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Shale Gas Baseline Water Quality Study

The potential for extensive natural gas development in New York has ignited concerns regarding possible environmental impacts. While New York is no stranger to natural gas drilling, the potential for the vast development of the Marcellus shale formation combined with the use of hydraulic fracturing technology has led to increased concern about impacts on water quality in particular.


Taking a water sample
Our research group has undertaken a study to establish basic baseline water quality levels in central New York, in the event that there is a question of impact on local water resources due to natural gas drilling in the future. In some areas there are existing conventional gas wells and so we will also determine if there are any patterns between dissolved methane and distance from existing gas wells, or relationships with any other natural or topographic features. As of November 2012, about 140 water samples were taken from drinking water wells in homes across Chenango County and Broome County in central New York. These samples have been analyzed for dissolved methane gas, as well total suspended sediment, trace metals and other solutes. We hope to have preliminary results available soon.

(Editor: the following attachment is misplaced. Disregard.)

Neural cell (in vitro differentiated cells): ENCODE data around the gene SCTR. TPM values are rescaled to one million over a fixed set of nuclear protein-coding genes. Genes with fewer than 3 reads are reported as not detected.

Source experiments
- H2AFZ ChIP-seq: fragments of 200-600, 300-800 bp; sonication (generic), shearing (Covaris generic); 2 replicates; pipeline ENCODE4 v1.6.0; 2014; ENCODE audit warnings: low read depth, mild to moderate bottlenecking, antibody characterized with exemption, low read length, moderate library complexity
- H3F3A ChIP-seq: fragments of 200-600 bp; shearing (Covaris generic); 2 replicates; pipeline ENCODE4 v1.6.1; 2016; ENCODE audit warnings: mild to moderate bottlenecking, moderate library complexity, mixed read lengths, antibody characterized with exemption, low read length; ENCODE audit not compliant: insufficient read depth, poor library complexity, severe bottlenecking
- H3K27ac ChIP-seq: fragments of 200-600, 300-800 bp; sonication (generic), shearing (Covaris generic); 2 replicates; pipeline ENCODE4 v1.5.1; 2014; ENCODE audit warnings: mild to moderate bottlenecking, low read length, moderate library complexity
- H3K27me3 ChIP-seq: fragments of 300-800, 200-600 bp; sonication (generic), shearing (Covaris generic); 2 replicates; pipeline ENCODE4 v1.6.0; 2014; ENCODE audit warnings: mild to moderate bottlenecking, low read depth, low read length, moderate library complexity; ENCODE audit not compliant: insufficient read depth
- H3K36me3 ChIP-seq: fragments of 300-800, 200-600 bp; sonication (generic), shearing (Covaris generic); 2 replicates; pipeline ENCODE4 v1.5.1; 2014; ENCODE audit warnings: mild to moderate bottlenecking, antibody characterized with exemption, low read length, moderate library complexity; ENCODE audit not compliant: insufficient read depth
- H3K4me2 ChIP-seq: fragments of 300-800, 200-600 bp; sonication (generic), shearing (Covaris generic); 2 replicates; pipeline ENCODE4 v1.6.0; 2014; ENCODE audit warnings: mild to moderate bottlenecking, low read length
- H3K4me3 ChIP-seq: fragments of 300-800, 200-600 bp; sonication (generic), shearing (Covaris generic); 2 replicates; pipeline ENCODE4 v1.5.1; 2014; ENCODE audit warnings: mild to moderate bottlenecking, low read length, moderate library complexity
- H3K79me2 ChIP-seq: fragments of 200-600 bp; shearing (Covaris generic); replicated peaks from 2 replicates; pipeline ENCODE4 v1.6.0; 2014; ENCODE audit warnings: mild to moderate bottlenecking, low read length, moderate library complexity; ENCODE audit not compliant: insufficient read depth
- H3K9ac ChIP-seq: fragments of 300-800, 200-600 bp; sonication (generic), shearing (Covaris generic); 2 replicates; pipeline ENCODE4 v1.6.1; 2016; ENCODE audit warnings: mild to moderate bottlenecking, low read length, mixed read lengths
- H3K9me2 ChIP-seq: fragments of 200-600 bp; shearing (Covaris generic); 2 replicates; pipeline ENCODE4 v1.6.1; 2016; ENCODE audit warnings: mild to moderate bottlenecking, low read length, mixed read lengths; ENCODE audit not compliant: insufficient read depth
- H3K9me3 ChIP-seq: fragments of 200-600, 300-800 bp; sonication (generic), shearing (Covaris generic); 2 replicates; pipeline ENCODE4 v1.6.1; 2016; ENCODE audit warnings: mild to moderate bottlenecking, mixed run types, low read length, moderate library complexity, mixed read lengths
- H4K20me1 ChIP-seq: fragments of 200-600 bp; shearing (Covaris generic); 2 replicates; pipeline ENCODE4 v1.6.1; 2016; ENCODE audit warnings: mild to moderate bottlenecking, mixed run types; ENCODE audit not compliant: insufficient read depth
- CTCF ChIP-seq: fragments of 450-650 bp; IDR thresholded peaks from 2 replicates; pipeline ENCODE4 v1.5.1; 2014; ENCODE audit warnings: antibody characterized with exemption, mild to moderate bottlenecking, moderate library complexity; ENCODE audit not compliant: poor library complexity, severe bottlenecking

For general information on water quality testing, go here

This work is possible through funding from the Cornell University Atkinson Center for a Sustainable Future and the NY Water Resources Institute. We are also grateful for assistance from staff at the Broome County and Chenango County Cornell Cooperative Extension offices, particularly in identifying volunteers who would agree to let us take water samples.


To see what other projects are going on in our research group related to shale gas research, check out this link. For more information on the Marcellus shale and hydraulic fracturing for natural gas in general, check out this link for a list of references.


Please contact Lauren McPhillips about this material.

Last updated December 2012